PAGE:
You came across the photo album the other day, and you vowed that your children would never see it.
There you were, the image of coolness in tight leather pants, oh-so-gnarly shades on your nose, and hair. Big hair, teased, sprayed, and reaching the ceiling. It’s a wonder your neck could support your head with all that fluff. Sure, the picture was taken almost thirty years ago, but your kids would never let you live the ‘80s down.
Author Vince Neil says that those times still represent “cool” to him. In the new book “Tattoos & Tequila” (with Mike Sager), Neil semi-remembers his life and the band that made him famous.
Born in 1961 in Los Angeles, Vince Neil Wharton had a conventional growing-up. A surfer dude and bad boy, he and his younger sister lived with both parents in a spiraling middle-class neighborhood. Vince loved music, cars, girls, and being “rowdy”.
Though he’d been “done with school” at age fifteen and was paying child support at seventeen, he hung around Charter Oak High School for a couple more years. That turned out to be a good accidental decision: mostly because of his long hair, Vince – who had never had formal voice lessons and whose mother didn’t think he could sing – was invited by a classmate to help form a band.
Though that group was somewhat successful, Vince’s reputation spread and he was asked to join another, tentatively-named, band. After a few ragged starts and spats, the newly-dubbed Mötley Crüe, began touring. Their first, best-selling album was cut in under a month and the party started.
Over the years, as the lead-singing Bad Boy of the Crüe, Vince Neil (he dropped his surname years ago) has seen the bottom of thousands of bottles, and rehab several times. He cheated on his first three wives, and slept with an unknown (but undoubtedly very large) number of groupies. He spent time in jail for vehicular manslaughter, for which he says he’s “deeply embarrassed”. And though he’s “aging”, he looks forward to a future onstage.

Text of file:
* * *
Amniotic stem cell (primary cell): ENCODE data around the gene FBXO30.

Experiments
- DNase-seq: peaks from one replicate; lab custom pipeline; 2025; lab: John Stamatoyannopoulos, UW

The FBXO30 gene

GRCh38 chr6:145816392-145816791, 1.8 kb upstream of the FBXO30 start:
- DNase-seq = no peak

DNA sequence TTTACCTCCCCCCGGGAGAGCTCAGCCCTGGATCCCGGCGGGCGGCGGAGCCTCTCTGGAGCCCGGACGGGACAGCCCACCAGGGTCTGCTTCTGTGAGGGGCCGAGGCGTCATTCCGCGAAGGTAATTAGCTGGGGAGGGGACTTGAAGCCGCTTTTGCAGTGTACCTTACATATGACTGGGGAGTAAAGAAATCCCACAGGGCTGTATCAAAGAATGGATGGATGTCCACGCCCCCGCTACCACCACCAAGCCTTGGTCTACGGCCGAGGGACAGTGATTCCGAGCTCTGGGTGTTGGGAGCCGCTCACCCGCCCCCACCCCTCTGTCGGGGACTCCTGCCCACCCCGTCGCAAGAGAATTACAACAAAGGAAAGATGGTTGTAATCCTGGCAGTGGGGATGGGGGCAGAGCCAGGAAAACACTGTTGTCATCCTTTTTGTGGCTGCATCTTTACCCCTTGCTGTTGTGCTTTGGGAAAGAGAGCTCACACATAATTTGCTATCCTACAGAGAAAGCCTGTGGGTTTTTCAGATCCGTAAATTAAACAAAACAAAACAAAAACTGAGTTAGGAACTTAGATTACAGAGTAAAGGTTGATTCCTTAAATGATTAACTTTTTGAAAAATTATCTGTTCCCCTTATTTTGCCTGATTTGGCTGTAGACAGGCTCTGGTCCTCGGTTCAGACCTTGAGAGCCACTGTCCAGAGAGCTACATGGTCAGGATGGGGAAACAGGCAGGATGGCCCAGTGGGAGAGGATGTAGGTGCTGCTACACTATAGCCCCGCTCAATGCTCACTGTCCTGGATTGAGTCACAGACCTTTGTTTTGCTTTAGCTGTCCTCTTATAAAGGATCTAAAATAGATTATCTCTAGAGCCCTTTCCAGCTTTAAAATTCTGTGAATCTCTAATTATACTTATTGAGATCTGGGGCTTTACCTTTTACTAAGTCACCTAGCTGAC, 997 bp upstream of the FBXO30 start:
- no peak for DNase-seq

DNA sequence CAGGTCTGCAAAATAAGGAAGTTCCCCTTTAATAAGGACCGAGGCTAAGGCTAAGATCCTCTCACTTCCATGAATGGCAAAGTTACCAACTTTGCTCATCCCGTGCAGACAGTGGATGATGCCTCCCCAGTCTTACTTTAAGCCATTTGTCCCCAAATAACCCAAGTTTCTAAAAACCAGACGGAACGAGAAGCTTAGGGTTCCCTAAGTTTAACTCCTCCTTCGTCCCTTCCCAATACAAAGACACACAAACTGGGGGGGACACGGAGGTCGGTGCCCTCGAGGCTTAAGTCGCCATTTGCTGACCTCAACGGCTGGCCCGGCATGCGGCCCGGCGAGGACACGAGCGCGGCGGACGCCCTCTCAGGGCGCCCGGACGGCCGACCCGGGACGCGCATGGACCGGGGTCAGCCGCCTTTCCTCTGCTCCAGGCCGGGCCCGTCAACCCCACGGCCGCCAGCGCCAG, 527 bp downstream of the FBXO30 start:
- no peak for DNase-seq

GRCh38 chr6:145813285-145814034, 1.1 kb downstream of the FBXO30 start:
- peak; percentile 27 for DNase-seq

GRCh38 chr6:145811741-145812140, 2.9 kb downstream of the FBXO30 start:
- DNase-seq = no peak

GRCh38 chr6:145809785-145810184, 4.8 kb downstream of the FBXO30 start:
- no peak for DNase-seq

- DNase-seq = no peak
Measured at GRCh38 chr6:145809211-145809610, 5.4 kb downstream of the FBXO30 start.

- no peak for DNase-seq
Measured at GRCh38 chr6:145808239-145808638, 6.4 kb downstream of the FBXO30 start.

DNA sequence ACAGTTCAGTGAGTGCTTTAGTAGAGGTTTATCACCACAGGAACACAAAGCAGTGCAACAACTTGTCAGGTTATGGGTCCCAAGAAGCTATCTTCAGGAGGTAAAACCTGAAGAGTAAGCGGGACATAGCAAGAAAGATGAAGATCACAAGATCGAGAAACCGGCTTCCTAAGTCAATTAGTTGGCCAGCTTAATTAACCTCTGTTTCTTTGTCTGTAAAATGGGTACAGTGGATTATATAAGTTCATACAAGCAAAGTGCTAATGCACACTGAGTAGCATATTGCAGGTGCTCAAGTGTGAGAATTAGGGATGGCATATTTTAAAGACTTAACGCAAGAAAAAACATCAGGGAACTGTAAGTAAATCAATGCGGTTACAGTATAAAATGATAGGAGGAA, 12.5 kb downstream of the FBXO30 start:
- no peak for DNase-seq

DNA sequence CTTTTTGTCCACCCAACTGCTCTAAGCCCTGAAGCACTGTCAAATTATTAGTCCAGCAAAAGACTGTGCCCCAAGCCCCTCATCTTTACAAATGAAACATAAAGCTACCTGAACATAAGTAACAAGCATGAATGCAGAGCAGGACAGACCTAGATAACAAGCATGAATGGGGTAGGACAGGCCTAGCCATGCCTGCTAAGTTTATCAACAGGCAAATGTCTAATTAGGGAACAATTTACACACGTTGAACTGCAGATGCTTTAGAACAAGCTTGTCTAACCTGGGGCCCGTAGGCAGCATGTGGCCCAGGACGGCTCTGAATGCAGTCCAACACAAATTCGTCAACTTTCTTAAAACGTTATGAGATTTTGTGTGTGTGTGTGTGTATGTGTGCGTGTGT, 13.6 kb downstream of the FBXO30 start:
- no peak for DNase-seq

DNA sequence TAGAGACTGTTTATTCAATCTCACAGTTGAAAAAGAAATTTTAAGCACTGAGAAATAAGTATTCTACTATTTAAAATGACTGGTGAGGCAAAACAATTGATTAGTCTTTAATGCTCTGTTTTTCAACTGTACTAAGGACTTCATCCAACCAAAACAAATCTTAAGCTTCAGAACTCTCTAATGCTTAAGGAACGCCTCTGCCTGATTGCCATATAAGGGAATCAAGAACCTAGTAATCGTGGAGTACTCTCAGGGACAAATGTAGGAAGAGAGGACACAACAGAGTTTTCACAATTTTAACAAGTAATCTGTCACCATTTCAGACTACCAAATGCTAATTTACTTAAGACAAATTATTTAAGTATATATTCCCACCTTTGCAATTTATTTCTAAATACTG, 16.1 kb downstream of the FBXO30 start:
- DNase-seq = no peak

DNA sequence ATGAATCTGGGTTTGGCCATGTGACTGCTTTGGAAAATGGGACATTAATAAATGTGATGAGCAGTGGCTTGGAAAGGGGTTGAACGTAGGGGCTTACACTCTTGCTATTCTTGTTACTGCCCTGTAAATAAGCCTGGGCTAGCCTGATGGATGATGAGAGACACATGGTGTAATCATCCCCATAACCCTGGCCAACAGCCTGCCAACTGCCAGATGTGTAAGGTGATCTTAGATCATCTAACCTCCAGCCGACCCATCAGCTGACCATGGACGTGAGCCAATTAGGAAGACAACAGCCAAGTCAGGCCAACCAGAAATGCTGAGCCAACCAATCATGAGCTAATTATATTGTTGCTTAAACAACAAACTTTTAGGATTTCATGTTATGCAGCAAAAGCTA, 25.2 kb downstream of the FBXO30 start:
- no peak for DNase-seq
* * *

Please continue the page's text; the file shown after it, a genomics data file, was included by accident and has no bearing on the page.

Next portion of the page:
When a book starts with a warning that some sources may be unreliable because of past substance abuse, you kinda sit up and take notice. And you really notice the words “I don’t remember” an awful lot.
Such is “Tattoos & Tequila”.
Co-author Mike Sager has much to say about his research and time spent interviewing Vince Neil and others pertinent to this book, and his introduction here truly sets the tone. During the process, he found lots of fuzzy recollections, venomous feelings, shameful regrets, and conflicting memories, and he recorded more than a few surprises.
Neil has little good to say about his former band-members. Though there are things he obviously feels remorse over, apologies don’t make much of an appearance here. And then there’s the abundantly-used “I don’t remember”…
But if you do remember those years – with fondness or mortification – you may enjoy this interestingly painful, personal memoir. Just understand that what you’ll read in “Tattoos & Tequila” may curl your hair.